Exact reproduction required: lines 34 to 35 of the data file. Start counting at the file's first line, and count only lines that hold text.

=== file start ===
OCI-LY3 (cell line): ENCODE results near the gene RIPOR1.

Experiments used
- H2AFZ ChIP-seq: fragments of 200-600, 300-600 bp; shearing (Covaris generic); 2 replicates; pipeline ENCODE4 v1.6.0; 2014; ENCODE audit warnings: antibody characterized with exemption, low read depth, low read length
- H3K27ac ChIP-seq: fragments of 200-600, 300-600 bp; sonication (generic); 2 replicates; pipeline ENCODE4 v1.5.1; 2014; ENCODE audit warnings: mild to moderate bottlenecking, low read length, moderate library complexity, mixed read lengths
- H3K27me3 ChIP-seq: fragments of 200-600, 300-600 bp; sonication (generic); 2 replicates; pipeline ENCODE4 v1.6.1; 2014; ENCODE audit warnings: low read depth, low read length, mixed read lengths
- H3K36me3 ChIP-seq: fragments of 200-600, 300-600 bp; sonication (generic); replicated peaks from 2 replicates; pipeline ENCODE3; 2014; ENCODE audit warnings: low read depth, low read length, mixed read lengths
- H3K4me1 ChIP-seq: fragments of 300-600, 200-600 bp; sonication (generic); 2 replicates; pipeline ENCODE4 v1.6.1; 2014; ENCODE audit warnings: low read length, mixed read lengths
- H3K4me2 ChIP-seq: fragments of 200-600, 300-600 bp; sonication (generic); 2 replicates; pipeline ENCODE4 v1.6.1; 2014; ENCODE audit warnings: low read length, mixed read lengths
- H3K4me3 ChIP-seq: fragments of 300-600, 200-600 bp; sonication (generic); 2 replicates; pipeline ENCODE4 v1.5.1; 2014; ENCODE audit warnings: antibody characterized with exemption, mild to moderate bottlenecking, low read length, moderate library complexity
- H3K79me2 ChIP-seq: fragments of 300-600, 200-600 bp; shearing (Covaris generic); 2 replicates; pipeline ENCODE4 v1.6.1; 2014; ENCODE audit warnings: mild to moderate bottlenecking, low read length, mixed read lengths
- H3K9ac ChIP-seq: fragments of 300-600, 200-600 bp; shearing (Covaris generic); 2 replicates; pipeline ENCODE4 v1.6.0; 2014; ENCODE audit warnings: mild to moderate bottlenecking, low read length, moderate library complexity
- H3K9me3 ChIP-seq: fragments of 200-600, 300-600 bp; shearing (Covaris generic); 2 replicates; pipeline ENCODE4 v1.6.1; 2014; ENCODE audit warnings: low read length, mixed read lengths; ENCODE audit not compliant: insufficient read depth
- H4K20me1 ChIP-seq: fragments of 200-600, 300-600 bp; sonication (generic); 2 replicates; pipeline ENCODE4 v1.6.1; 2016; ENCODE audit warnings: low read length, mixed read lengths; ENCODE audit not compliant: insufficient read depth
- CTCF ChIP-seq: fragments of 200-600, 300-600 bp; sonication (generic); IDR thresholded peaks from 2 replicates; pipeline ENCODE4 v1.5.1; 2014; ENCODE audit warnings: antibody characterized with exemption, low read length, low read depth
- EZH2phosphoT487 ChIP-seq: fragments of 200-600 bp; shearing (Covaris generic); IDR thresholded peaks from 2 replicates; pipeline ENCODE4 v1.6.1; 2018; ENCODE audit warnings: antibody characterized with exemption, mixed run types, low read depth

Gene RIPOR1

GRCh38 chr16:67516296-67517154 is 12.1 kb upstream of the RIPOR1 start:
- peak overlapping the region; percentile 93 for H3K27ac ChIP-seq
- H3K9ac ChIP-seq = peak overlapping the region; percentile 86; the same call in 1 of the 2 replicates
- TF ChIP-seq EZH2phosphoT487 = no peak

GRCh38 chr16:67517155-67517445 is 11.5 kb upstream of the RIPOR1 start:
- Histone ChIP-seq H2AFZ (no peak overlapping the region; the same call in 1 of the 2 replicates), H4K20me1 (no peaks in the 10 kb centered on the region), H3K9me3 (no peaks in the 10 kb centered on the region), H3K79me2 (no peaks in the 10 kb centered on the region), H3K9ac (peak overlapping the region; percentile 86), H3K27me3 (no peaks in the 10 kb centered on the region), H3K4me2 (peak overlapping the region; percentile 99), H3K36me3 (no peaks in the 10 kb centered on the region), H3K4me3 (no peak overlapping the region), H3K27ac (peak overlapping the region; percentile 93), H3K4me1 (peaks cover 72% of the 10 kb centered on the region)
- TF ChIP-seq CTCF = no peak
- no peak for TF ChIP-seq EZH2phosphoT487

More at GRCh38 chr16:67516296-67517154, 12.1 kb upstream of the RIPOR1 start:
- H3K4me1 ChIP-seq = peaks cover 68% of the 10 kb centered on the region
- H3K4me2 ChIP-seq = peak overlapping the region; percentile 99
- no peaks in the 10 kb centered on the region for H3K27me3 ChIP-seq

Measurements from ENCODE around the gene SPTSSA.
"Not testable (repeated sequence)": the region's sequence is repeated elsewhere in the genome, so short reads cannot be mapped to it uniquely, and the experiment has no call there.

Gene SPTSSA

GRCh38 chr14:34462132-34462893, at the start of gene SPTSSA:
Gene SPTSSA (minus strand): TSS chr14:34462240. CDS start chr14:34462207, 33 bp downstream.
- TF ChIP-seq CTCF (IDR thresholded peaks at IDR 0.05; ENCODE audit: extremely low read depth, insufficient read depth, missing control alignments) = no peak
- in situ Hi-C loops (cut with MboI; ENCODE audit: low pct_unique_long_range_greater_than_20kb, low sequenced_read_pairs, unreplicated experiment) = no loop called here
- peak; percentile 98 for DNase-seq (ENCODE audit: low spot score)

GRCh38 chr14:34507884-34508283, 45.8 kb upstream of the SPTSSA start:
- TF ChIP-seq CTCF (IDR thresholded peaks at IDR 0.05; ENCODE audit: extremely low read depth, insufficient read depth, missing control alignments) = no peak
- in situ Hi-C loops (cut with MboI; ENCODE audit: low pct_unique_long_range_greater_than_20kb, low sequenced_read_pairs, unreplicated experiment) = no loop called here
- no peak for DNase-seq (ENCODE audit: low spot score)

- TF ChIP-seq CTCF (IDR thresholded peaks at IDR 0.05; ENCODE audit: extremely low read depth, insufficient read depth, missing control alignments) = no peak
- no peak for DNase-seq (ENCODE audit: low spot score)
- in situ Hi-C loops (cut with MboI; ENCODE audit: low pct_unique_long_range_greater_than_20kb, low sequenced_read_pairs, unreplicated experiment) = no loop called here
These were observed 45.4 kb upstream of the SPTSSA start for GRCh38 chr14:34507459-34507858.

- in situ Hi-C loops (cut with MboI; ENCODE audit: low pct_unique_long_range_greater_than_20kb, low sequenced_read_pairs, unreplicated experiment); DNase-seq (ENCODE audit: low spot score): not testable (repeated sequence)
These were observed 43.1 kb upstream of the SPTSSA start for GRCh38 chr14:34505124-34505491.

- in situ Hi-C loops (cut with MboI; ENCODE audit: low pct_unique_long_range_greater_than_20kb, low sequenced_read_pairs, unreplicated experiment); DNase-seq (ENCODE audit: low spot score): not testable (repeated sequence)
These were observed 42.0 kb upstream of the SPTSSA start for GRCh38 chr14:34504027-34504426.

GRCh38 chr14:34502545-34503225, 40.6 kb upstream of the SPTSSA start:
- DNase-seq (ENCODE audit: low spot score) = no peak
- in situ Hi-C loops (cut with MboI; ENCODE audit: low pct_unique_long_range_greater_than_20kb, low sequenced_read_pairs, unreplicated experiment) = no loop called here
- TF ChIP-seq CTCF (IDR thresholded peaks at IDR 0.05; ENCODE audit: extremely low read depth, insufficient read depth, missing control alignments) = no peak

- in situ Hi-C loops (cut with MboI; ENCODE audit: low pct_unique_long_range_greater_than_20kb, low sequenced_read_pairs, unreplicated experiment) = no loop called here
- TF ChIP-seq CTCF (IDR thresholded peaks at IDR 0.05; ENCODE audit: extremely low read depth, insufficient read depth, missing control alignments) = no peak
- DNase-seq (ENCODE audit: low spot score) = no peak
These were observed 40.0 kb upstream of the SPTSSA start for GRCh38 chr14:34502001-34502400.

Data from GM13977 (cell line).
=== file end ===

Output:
- TF ChIP-seq CTCF (IDR thresholded peaks at IDR 0.05; ENCODE audit: extremely low read depth, insufficient read depth, missing control alignments) = no peak
- in situ Hi-C loops (cut with MboI; ENCODE audit: low pct_unique_long_range_greater_than_20kb, low sequenced_read_pairs, unreplicated experiment) = no loop called here